Deaton Says SEC Engages In Unconstitutional Expansion of Howey Test

Attorney Deaton fiercely confronts the U.S. SEC with regard to its rendition of the Howey test, which, according to him, is unconstitutional. As a prominent pro-XRP lawyer, Deaton seconded Paul Grewal, Coinbase’s legal officer, who said that the SEC is guilty of violating the law.

Grewal, who in response to the Major Questions Doctrine of the Supreme Court’s opinion in Nebraska, made a declaration that stirred contentious commotion within the — crypto — realm. Nevertheless, John Deaton argued resiliently that Grewal did hold the keys for the crux of the matter: the Securities and Exchange Commission, going against the law, unlawfully appended the Howey test.

To corroborate this claim — beyond Paul Grewal’s words — Deaton provided a host of inferences. These, going from the length of time the SEC had declined an appointing policy prohibiting its staff from virtual currencies to Gary Gensler’s confirmation reception in 2021 depicting an indisputable opinion gap on the proper regulation of crypto. He also noteworthy that the CFOA report from 2019 and two Supreme Court rulings —West Virginia vs. EPAand the Nebraska SCOTUSopinion — affirms the statements.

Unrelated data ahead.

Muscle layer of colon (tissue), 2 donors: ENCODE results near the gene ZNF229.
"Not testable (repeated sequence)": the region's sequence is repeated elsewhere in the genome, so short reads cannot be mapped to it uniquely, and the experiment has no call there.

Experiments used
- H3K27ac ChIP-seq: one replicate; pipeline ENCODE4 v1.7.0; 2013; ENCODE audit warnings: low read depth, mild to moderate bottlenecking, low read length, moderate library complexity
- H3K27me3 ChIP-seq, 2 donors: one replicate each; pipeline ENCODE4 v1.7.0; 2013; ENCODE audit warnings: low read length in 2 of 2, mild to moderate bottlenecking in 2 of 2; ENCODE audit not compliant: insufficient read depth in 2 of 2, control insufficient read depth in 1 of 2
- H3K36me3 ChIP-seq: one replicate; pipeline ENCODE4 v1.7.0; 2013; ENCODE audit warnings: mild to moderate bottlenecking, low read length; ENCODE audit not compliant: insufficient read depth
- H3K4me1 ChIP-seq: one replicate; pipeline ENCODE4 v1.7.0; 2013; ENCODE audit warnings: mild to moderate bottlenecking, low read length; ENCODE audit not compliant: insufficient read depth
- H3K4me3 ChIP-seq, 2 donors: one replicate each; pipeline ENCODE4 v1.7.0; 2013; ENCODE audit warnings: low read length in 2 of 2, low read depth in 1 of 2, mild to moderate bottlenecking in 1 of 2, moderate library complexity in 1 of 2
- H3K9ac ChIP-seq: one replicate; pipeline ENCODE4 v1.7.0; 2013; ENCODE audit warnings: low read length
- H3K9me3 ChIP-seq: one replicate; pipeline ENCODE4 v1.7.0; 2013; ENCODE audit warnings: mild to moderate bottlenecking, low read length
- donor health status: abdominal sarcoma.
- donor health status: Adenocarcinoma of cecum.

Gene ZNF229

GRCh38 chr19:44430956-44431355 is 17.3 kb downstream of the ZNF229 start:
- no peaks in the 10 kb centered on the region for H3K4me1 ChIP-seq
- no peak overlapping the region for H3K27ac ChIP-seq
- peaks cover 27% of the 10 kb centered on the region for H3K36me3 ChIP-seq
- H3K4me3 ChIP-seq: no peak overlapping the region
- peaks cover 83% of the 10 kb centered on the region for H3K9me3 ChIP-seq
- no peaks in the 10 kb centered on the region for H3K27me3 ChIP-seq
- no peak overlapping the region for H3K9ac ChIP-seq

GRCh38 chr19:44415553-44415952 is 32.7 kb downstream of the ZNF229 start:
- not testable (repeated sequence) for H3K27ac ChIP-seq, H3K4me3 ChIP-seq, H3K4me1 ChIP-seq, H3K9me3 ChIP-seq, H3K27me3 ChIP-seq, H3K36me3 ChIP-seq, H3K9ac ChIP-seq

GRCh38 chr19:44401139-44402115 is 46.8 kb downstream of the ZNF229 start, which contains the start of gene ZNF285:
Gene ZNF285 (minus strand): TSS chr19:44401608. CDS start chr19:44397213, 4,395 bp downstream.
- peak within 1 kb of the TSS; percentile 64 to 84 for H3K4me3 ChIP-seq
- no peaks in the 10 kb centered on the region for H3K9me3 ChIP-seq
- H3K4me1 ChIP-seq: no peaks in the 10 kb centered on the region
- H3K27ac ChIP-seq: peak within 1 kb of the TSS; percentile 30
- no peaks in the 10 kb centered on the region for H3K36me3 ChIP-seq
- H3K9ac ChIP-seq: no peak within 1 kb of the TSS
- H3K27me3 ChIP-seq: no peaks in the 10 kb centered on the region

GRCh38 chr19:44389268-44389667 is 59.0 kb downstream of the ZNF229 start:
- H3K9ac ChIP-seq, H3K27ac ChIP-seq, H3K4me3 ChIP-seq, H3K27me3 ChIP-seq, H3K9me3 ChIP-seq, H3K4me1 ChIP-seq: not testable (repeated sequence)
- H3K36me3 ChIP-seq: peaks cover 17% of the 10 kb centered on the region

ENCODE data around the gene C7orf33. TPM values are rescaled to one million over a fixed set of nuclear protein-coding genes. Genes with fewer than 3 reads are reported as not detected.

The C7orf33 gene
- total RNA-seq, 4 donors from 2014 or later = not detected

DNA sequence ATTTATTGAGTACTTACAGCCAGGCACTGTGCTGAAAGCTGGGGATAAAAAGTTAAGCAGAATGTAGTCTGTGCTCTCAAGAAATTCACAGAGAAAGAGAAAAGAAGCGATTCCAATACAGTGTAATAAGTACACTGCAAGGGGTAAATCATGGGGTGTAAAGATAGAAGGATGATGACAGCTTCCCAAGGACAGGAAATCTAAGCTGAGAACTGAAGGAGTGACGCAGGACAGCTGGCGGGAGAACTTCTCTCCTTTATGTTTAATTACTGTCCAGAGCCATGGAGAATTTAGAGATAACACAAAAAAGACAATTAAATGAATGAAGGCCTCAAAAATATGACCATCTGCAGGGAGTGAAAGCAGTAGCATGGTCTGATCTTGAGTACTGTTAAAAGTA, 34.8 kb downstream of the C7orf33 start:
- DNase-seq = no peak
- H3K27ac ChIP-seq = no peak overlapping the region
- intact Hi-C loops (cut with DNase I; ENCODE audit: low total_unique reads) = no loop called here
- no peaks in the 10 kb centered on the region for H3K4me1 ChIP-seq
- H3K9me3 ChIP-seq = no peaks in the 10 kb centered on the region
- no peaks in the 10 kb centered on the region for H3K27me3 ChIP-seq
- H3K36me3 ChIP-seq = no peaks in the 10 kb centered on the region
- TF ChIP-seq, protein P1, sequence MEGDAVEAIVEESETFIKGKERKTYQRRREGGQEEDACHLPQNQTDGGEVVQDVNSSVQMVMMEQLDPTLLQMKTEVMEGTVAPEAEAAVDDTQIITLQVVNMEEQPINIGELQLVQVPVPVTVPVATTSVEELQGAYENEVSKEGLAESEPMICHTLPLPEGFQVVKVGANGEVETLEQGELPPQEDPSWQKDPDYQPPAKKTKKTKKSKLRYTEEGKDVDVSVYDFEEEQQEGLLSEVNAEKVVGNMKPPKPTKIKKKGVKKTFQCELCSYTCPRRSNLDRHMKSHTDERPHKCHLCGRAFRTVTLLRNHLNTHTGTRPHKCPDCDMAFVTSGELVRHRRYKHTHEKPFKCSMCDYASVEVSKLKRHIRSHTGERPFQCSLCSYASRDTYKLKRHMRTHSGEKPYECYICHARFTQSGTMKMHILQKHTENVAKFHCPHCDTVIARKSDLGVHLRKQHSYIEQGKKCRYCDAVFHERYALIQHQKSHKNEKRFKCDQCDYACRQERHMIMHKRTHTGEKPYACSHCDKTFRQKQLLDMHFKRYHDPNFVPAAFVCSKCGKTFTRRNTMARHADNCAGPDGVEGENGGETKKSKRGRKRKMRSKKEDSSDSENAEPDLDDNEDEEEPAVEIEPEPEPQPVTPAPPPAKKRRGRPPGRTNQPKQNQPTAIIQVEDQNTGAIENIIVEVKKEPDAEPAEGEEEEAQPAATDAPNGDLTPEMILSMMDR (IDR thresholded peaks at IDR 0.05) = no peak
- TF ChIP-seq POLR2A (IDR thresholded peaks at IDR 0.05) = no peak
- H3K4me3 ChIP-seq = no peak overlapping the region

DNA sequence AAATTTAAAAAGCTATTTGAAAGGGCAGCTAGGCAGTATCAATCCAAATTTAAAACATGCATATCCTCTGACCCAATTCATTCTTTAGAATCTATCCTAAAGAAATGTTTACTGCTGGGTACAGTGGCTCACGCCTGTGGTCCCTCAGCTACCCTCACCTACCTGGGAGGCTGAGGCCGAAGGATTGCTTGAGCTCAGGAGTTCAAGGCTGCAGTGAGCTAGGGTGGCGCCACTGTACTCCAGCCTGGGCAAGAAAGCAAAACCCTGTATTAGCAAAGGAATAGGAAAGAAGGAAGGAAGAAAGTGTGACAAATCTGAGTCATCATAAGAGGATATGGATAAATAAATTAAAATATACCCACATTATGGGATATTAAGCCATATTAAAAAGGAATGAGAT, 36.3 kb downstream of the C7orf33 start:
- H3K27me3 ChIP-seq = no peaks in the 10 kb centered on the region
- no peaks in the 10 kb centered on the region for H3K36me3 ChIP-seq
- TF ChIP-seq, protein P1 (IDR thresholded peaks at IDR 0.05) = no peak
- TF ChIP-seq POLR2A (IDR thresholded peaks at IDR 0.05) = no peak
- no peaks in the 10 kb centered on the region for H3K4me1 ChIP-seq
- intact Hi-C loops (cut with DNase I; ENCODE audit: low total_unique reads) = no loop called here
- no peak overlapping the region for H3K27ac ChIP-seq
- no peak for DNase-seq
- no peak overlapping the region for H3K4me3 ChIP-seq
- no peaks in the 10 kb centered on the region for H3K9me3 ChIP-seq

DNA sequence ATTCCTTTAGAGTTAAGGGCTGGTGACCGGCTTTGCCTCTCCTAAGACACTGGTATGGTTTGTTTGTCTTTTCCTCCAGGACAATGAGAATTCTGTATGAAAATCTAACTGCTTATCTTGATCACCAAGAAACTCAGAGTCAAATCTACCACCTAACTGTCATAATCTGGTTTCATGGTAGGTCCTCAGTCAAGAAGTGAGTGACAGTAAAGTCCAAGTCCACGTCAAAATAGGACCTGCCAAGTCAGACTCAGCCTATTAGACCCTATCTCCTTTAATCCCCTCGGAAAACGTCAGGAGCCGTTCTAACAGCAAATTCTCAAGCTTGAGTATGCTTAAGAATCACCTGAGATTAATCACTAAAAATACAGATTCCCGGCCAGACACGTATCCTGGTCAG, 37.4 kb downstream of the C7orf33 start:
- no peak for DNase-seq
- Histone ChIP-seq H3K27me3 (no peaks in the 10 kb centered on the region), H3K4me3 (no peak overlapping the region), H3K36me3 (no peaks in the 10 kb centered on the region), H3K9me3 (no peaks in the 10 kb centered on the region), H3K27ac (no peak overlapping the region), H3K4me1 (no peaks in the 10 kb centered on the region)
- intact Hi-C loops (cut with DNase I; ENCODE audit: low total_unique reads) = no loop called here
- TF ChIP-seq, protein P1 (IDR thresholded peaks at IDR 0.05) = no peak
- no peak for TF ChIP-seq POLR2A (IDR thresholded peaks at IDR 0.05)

To further cement his point, Deaton noted previous Supreme Court cases getting directed towards the private sector for additional proving that there is not an investment contract between a grantee and an issuer with no intermediary communication. Not only that, but President Biden also released an executive order further limiting the scope of the SEC’s jurisdiction span and emphasizing the power of CFTC. In closing, Deaton summarized things in a sharp sentence:

“Paul Grewal is not being hyperbolic by claiming Gensler and the SEC are violating the law,” said Deaton.

Robert Wilson author
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